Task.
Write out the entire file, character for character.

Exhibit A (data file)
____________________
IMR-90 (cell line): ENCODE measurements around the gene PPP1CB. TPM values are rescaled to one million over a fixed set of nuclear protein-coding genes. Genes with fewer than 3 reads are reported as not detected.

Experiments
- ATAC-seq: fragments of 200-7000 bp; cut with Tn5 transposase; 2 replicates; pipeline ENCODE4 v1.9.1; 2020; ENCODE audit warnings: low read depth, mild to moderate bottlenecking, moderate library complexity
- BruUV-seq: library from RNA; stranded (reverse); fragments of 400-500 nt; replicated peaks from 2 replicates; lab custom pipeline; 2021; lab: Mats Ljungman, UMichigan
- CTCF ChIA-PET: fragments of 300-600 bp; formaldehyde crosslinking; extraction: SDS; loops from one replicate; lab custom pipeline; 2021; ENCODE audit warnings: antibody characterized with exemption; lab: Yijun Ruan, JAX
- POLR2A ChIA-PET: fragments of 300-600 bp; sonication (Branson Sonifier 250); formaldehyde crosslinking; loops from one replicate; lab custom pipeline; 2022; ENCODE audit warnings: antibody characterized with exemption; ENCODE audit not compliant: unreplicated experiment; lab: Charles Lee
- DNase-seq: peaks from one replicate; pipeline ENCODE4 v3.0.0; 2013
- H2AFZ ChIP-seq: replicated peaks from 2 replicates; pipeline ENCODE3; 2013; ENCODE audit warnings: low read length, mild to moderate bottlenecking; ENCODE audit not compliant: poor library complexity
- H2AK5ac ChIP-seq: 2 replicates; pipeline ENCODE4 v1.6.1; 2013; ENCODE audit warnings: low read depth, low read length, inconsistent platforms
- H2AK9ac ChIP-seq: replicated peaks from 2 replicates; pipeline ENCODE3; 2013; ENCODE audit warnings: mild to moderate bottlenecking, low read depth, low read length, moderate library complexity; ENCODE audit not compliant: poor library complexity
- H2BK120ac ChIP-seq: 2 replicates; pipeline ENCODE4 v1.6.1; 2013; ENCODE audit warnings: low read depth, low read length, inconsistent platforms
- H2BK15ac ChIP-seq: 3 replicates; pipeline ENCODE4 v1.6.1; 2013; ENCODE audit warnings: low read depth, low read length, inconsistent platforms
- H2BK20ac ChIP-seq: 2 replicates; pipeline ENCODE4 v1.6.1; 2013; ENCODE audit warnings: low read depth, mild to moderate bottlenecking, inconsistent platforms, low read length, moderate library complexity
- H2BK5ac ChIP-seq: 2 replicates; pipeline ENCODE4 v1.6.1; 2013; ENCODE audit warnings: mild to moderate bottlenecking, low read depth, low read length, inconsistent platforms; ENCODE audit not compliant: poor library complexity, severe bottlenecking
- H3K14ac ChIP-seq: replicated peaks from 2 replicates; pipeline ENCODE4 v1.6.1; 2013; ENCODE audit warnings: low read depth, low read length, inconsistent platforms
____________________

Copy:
IMR-90 (cell line): ENCODE measurements around the gene PPP1CB. TPM values are rescaled to one million over a fixed set of nuclear protein-coding genes. Genes with fewer than 3 reads are reported as not detected.

Experiments
- ATAC-seq: fragments of 200-7000 bp; cut with Tn5 transposase; 2 replicates; pipeline ENCODE4 v1.9.1; 2020; ENCODE audit warnings: low read depth, mild to moderate bottlenecking, moderate library complexity
- BruUV-seq: library from RNA; stranded (reverse); fragments of 400-500 nt; replicated peaks from 2 replicates; lab custom pipeline; 2021; lab: Mats Ljungman, UMichigan
- CTCF ChIA-PET: fragments of 300-600 bp; formaldehyde crosslinking; extraction: SDS; loops from one replicate; lab custom pipeline; 2021; ENCODE audit warnings: antibody characterized with exemption; lab: Yijun Ruan, JAX
- POLR2A ChIA-PET: fragments of 300-600 bp; sonication (Branson Sonifier 250); formaldehyde crosslinking; loops from one replicate; lab custom pipeline; 2022; ENCODE audit warnings: antibody characterized with exemption; ENCODE audit not compliant: unreplicated experiment; lab: Charles Lee
- DNase-seq: peaks from one replicate; pipeline ENCODE4 v3.0.0; 2013
- H2AFZ ChIP-seq: replicated peaks from 2 replicates; pipeline ENCODE3; 2013; ENCODE audit warnings: low read length, mild to moderate bottlenecking; ENCODE audit not compliant: poor library complexity
- H2AK5ac ChIP-seq: 2 replicates; pipeline ENCODE4 v1.6.1; 2013; ENCODE audit warnings: low read depth, low read length, inconsistent platforms
- H2AK9ac ChIP-seq: replicated peaks from 2 replicates; pipeline ENCODE3; 2013; ENCODE audit warnings: mild to moderate bottlenecking, low read depth, low read length, moderate library complexity; ENCODE audit not compliant: poor library complexity
- H2BK120ac ChIP-seq: 2 replicates; pipeline ENCODE4 v1.6.1; 2013; ENCODE audit warnings: low read depth, low read length, inconsistent platforms
- H2BK15ac ChIP-seq: 3 replicates; pipeline ENCODE4 v1.6.1; 2013; ENCODE audit warnings: low read depth, low read length, inconsistent platforms
- H2BK20ac ChIP-seq: 2 replicates; pipeline ENCODE4 v1.6.1; 2013; ENCODE audit warnings: low read depth, mild to moderate bottlenecking, inconsistent platforms, low read length, moderate library complexity
- H2BK5ac ChIP-seq: 2 replicates; pipeline ENCODE4 v1.6.1; 2013; ENCODE audit warnings: mild to moderate bottlenecking, low read depth, low read length, inconsistent platforms; ENCODE audit not compliant: poor library complexity, severe bottlenecking
- H3K14ac ChIP-seq: replicated peaks from 2 replicates; pipeline ENCODE4 v1.6.1; 2013; ENCODE audit warnings: low read depth, low read length, inconsistent platforms